Thursday, March 29, 2012

Hungry Hearts

You can call me, text me, message me, inbox me, Skype me. I can see your face, hear your voice and see your words, but that doesn’t make you with me.”  (13 year old Facebook friend)

In my travels across Canada I have seen church buildings turned into theatres, restaurants, art galleries, dance studios, museums and homes. This is evidence of the post-Christian context in which we live. It can feel a little disconcerting.

The Church has lost much of its influence and respect in Canadian society. Although not totally disregarded, it is being increasingly overlooked and unnoticed. Institutional religion has become unsavoury with fewer people interested in sampling what faith has to offer.

While this may cause concern, it is also a reason to celebrate. In post-Christendom, faith has the potential to become disentangled from institutional religion. Jesus has the potential of being rediscovered. That which gave birth to Christianity can once again become an emerging movement. The hunger of the human heart has not changed, but that which religion offers no longer has appeal. The appetite for meaning, fulfillment, forgiveness, grace, reconciliation – is still alive. This is what excites me. The core of what the Church offers is still very attractive to a post-Christendom society.

I was speaking with a Mennonite Church Canada pastor who worked previously in retail sales. In light of the retail sales experience, I asked; “What tag line would you use to advertise your congregation?” Following a brief moment of reflection the following response emerged: “A place to get involved in something big”.

This is an appealing invitation. People do want their lives to mean something. It is a result of the image of God in us stirring for greater release. And this is something the Church still has to offer.

The other human yearning is for more community. People will always want to belong, as displayed in the poetic utterance of my 13 year old Facebook friend. Technology is simply another way of belonging but it has not replaced the community offered by the Church.

Even in the midst of historical paradigm shifts the Church remains aligned to the core longings of the human heart.  Unfold the table. Set the meal. We have what a post-Christendom society hungers for.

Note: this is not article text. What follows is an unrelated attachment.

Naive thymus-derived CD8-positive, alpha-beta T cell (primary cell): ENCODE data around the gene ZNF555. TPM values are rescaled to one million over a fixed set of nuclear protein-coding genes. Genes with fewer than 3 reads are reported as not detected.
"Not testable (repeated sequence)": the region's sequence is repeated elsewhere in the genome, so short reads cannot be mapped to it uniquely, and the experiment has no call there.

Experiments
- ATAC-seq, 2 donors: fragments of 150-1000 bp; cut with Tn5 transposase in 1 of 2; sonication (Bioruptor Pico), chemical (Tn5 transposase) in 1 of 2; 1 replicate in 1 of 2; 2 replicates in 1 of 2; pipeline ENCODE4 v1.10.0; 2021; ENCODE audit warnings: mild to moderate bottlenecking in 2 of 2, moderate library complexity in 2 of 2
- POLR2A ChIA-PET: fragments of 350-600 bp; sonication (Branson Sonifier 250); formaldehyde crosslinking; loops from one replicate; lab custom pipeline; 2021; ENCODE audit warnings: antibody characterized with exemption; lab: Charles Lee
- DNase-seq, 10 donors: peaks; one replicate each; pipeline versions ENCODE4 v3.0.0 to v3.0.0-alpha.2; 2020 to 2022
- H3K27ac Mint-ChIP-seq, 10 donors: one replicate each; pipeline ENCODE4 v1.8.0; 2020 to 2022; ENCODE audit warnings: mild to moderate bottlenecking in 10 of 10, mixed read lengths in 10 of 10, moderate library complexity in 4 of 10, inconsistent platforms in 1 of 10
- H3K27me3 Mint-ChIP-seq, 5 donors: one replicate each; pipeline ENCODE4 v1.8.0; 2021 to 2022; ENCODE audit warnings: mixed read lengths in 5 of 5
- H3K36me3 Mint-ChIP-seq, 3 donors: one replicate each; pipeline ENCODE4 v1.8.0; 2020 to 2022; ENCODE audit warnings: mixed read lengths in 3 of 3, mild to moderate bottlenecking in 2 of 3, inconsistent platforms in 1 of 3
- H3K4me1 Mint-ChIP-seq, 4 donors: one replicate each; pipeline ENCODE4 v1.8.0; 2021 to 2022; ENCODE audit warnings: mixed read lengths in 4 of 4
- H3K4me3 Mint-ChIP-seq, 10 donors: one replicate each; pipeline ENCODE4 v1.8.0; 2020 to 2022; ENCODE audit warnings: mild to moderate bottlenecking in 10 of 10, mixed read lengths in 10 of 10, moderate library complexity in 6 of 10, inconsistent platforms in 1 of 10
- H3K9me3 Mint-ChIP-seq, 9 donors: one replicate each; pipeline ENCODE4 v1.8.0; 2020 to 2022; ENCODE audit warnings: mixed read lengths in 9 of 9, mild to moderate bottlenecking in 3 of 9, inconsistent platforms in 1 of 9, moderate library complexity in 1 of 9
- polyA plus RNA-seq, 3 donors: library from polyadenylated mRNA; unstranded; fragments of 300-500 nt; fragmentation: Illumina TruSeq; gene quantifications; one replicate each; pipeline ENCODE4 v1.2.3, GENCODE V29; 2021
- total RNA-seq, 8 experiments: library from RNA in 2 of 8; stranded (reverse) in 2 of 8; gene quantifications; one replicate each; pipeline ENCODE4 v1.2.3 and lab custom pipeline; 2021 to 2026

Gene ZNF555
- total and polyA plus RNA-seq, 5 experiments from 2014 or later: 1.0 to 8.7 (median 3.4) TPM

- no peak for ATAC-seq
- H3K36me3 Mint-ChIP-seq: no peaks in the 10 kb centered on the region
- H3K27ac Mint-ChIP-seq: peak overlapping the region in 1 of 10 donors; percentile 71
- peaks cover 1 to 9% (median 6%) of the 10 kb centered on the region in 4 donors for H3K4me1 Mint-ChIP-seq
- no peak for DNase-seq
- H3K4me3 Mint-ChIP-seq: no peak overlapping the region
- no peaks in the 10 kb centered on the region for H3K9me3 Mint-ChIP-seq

Friday, March 9, 2012


One of the highlights of my role as Executive Director of Mennonite Church Canada is the annual marathon of attending Area Church Assemblies. I enjoy this opportunity of connecting with individuals and congregations across Canada. I always am enriched by the conversations.

During one of the congregational visits this winter I was asked by a person new to the Mennonite church why we are known as “Anabaptists”. It seemed to be a term that implies being against baptism.  I explained the origin of the term as a derogatory term given by opponents of the 16th century radical reformation movement. The explanation did not satisfy. To be identified as a negative movement seemed unhelpful.

Others in the conversation agreed. Some suggested we might be better associated with being against other things, such as greed or war. “We should have ‘ana services’ to discern the things we are really against”, someone suggested.

This has prompted some thinking for me. Why have we continued to accept a label developed by historical opponents? What term would we suggest to define the radical reformation movement?

The Greek meaning of Anabaptism is more accurately associated with re-immersed or rebaptism. However, the act of rebaptism was an affront to the 16th century church and the state. Rebaptism was viewed as a negative practice and was not supported.

Maybe we should be identified as “Levobaptists”- a movement that supports the practice of baptism. The Latin term ‘levo’ means “support”. Leaders of the historical 16th century movement placed high value on baptism. Their issue was not baptism but that baptism was being conducted for the wrong reason. Because the church and state were one, baptism was legally linked with Swiss citizenship. Baptism was a way for the government (and church) of the day to keep tabs on its citizens. For the originators of the 16th century movement, baptism was a spiritual designation, not a political one. They wanted to be baptized to become disciples of Jesus Christ.

It is not practical to envision renaming a historical movement. However the discussion does generate a conversation of identity. What should be the defining characteristics of our family of faith? What are the values that define us?

Our current Anabaptist context is one of attraction. Young church leaders are rediscovering the richness of historical Anabaptism. This may not be a time to rename the movement, but it might be timely to identify the key elements we consider foundational in defining the movement. This seems as important when people are being attracted to Anabaptism as it is when opponents are reacting to it.